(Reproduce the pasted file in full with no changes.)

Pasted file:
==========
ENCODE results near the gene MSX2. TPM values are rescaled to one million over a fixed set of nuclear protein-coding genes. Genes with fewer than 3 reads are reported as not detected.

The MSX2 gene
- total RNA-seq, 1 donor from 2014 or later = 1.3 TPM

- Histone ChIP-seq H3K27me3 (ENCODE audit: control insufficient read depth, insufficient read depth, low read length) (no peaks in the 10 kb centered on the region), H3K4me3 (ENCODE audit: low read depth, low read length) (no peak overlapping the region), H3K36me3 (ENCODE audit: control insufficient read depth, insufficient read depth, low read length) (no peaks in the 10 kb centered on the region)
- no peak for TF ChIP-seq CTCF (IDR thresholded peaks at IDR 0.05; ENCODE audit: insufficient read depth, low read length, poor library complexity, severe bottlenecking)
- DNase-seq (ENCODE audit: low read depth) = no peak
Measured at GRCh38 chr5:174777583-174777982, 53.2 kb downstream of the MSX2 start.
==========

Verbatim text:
ENCODE results near the gene MSX2. TPM values are rescaled to one million over a fixed set of nuclear protein-coding genes. Genes with fewer than 3 reads are reported as not detected.

The MSX2 gene
- total RNA-seq, 1 donor from 2014 or later = 1.3 TPM

- Histone ChIP-seq H3K27me3 (ENCODE audit: control insufficient read depth, insufficient read depth, low read length) (no peaks in the 10 kb centered on the region), H3K4me3 (ENCODE audit: low read depth, low read length) (no peak overlapping the region), H3K36me3 (ENCODE audit: control insufficient read depth, insufficient read depth, low read length) (no peaks in the 10 kb centered on the region)
- no peak for TF ChIP-seq CTCF (IDR thresholded peaks at IDR 0.05; ENCODE audit: insufficient read depth, low read length, poor library complexity, severe bottlenecking)
- DNase-seq (ENCODE audit: low read depth) = no peak
Measured at GRCh38 chr5:174777583-174777982, 53.2 kb downstream of the MSX2 start.